Johnny Moeller BlooGaLoo (Severn). Presently guitarist with the Fabulous Thunderbirds, Moeller “has been turning heads with his raw, soul-funk blues guitar playing that comes across as a wild blend of Freddie King, Jimmy Nolan, John Lee Hooker and Frankie Lee Sims. … Fans of raunchy blues guitar mixed with heavy doses of funk, and rock’n’roll will certainly find this latest effort by Johnny Moeller much to their taste.”

Dwayne Dopsie and the Zydeco Hellraisers Up In Flames (self-produced). Accordion playing son of Rockin’ Dopsie, this is exciting zydeco in vein of the legendary Clifton Chenier. About the Zydeco Hellraisers I wrote, “Rhythmically they are tight and in addition to Dopsie’s accordion playing, saxophonist may be as good as sax player in an zydeco band I have heard since Blind John Hart was with Clifton Chenier and Rockin’ Dopsie.”

Ensemble Fatien Seguenon Presents Ensemble Fatien (Threadhead Records). I had the pleasure of seeing this marvelous african-jazz ensemble that includes Jason Marsalis on vibrophones, Margie Perez on vocals and Dr. Michael White on clarinet at the 2009 Jazz and Heritage Festival. This album captures the lively and enticing music of that performance.

Red Baraat Chaal Baby (
Sinj Records). Led by Sunny Jain, Red Baraat is a brass band based in the music of the Indian subcontinent with a fresh take on the modern brass band.

Derek Trucks Band Roadsongs (Sony). The Derek Trucks is often labelled as a blues band which does not credit the originality of their music enough. As vocalist Mike Mattison states about the Trucks Band, “This was a multi-generational, multi-cultural, and above all, live band.” The music here ranges “from the bluesy “I’ll Find My Way,” and “Down in the Flood,” from Bob Dylan’s songbook; reggae with a gospel tinge on “Sailin’ On,” as a homage to John Coltrane on the Mongo Santamaria classic “Afro-Blues”…”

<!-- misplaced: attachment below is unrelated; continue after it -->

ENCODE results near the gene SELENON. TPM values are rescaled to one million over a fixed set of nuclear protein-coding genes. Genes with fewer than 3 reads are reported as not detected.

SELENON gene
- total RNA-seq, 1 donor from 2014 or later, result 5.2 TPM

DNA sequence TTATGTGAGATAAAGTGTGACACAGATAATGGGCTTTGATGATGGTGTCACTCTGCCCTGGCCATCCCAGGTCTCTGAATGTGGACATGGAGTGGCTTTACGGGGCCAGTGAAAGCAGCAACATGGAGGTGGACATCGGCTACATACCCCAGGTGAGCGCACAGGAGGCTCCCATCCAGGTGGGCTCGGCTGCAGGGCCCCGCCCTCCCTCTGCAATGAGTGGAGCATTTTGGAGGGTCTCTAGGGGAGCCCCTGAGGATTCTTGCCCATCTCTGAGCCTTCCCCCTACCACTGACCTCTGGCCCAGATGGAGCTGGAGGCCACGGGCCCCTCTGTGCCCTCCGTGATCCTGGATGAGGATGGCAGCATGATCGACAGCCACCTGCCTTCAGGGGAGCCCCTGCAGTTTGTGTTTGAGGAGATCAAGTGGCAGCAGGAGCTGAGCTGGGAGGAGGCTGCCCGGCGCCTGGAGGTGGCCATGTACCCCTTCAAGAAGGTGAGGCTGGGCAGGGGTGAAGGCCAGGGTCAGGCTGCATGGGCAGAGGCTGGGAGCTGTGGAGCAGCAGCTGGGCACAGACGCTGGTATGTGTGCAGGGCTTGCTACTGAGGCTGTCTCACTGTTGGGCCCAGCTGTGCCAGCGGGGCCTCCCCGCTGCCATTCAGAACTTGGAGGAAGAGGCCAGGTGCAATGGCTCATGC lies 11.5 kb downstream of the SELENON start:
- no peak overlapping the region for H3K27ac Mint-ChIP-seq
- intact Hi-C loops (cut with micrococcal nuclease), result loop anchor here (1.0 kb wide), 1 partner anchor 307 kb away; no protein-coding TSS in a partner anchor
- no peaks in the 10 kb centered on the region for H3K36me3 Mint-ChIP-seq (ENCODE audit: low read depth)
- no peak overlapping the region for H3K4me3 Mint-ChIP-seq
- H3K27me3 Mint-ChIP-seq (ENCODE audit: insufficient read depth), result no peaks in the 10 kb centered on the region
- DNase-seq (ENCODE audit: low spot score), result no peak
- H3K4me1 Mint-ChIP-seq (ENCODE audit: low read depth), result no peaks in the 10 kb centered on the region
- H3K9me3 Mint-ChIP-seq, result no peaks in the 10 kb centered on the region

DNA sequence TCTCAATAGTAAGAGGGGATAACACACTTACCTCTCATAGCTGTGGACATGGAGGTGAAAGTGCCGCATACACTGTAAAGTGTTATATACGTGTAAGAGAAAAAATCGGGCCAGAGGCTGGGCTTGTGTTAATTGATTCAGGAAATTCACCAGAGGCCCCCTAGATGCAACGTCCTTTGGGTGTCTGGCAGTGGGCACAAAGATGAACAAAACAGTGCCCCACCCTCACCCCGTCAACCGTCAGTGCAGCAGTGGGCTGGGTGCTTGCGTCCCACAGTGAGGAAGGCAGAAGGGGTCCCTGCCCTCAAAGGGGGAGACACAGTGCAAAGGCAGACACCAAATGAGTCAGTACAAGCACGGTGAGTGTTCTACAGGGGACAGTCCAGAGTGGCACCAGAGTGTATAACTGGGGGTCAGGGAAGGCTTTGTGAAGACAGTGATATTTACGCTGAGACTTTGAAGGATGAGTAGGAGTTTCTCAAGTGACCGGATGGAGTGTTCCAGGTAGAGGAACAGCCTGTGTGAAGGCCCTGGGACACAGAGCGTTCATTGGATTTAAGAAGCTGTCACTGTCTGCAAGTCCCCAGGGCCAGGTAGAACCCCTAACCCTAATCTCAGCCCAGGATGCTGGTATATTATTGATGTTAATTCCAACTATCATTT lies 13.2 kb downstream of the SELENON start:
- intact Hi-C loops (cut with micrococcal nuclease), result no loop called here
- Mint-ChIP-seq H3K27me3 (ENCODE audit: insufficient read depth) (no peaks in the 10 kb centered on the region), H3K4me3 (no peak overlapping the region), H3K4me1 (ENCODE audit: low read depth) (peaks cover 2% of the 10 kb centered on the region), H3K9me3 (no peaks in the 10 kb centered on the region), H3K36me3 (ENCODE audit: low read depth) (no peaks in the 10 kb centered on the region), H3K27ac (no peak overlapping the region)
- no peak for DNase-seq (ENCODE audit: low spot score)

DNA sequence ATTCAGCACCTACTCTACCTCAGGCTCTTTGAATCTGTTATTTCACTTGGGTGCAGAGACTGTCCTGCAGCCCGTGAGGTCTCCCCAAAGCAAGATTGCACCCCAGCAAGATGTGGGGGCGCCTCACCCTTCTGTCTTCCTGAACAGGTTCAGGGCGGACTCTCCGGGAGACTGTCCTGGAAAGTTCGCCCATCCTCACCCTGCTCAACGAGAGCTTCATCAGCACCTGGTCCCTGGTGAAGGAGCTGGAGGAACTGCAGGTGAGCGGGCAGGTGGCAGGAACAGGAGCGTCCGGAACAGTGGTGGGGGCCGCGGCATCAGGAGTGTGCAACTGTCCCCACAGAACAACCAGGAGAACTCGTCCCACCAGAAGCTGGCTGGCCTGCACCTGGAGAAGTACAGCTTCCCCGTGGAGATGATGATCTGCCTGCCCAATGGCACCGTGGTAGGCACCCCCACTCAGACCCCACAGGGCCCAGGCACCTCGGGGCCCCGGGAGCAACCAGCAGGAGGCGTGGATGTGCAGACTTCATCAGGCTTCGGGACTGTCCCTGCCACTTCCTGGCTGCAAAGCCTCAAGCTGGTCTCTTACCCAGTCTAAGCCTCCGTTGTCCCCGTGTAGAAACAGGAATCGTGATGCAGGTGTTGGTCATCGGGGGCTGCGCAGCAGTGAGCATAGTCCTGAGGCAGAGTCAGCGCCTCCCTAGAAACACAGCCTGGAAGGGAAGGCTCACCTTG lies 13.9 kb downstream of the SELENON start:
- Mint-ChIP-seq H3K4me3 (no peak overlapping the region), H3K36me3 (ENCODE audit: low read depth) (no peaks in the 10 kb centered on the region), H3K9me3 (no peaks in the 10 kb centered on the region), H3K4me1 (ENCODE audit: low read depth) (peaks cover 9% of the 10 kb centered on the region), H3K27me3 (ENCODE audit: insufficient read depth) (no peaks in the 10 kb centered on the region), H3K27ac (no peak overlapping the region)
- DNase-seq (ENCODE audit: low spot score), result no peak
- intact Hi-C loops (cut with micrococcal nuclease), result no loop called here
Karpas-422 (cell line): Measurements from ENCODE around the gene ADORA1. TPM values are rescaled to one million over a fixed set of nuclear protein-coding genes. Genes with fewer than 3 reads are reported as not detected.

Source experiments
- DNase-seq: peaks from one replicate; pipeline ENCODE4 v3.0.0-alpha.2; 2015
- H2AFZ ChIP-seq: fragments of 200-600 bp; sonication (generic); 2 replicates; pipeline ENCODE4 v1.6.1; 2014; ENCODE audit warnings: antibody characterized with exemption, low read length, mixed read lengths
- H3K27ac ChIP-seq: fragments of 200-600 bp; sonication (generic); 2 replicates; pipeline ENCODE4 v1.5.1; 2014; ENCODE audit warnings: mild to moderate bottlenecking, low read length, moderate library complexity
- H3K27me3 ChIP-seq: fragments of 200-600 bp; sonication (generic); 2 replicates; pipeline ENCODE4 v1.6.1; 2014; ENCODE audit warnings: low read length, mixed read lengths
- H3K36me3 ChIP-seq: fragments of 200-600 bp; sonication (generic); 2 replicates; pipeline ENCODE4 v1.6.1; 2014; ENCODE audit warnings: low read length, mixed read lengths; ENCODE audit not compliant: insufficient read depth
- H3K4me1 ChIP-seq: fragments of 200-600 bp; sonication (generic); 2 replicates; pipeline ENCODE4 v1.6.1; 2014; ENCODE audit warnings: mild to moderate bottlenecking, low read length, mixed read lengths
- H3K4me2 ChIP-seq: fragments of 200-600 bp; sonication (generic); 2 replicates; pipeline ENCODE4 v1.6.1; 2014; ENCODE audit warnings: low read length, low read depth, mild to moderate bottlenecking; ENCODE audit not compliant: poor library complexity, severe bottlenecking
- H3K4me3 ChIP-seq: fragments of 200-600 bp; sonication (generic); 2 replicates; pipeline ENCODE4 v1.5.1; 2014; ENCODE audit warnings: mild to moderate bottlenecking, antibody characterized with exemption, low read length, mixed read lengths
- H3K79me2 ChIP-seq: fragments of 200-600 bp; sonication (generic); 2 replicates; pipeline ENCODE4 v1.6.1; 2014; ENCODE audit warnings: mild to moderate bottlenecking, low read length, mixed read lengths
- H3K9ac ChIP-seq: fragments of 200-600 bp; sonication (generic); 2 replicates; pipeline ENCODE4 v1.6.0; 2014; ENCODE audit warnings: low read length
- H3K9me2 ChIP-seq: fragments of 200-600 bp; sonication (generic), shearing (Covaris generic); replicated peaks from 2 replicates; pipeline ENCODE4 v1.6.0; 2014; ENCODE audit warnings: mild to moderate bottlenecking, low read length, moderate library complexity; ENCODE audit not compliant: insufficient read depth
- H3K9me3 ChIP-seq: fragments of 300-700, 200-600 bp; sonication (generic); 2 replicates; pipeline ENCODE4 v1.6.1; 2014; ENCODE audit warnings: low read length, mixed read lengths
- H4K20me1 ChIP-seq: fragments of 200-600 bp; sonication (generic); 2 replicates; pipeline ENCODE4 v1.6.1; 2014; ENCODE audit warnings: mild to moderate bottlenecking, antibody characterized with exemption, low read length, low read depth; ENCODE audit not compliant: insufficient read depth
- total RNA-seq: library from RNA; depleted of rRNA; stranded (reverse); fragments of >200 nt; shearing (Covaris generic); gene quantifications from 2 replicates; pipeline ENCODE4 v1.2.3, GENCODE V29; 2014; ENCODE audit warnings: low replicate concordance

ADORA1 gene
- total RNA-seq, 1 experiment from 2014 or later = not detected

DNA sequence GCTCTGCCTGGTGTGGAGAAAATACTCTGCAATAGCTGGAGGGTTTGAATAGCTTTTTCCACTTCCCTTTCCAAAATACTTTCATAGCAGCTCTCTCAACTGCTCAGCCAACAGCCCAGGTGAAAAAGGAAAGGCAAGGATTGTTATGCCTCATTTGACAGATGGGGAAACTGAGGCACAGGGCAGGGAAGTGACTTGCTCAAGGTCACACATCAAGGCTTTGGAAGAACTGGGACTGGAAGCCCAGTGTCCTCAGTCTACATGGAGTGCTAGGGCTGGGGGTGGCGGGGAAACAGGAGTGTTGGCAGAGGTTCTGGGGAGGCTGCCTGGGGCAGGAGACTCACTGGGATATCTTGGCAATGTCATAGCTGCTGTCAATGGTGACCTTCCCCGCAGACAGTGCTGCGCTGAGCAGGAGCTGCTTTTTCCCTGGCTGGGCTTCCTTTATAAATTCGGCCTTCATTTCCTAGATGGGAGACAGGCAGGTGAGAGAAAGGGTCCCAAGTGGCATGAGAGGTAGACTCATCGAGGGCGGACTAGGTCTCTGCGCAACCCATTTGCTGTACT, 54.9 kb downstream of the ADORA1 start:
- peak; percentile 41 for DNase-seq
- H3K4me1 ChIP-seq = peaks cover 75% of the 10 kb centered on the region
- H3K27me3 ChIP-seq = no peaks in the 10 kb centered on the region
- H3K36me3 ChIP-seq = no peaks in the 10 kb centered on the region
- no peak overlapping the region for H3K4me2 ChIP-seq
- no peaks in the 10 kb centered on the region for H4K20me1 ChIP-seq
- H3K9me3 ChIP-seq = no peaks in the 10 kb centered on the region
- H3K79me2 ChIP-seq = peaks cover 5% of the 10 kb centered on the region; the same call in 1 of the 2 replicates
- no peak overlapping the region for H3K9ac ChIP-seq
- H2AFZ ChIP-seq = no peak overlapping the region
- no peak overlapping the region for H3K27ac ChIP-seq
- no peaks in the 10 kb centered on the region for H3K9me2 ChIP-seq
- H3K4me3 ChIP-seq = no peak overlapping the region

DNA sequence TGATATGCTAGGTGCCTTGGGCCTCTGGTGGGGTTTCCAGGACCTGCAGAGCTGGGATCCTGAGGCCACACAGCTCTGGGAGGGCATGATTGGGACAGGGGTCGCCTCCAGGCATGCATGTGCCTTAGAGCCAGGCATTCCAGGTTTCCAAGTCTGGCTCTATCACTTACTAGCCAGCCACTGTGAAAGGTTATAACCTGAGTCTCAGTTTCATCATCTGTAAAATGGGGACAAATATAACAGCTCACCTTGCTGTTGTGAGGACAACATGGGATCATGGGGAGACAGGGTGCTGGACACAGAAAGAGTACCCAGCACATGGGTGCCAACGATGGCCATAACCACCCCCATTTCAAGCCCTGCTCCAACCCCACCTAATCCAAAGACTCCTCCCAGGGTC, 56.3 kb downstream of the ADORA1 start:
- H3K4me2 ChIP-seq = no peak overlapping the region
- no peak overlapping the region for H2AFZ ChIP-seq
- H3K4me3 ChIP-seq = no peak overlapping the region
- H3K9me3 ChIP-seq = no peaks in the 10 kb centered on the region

Thursday, December 23, 2010

Outstanding New Jazz Releases.

Continuing my lists of outstanding Blues and Jazz, here are some Jazz releases that in 2010 impressed me.  These are not in any specific order.

Jason Moran Ten (Blue Note) This was quite a year for the pianist Moran was was awarded a MacArthur Foundation Fellowship. Ten refers to the the years his trio “The Bandwagon” has been together and this recording mixes a variety of new compositions which his fresh interpretation of Monk’s “Crepuscule With Nellie.” Most fascinating is his “Old Babies,” which is based on a very early twentieth century recording by the legendary pioneering performer, Bert Williams, and whose vocals Moran evokes in his piano on this.

Owen Howard
Drum Lore (BJU Records) The genesis of this recording
came from Howard’s participation in a jazz workshop’s composition class when someone asked why he a drummer was participating, and the result is this disc of eleven drummer penned compositions, superbly performed by Howard’s combo. Of Howard’s playing, I have noted, “Even when not upfront, his playing complements and pushes the soloists through these fascinating compositions that is a lesson that student at the jazz workshop hopefully by now has learned.”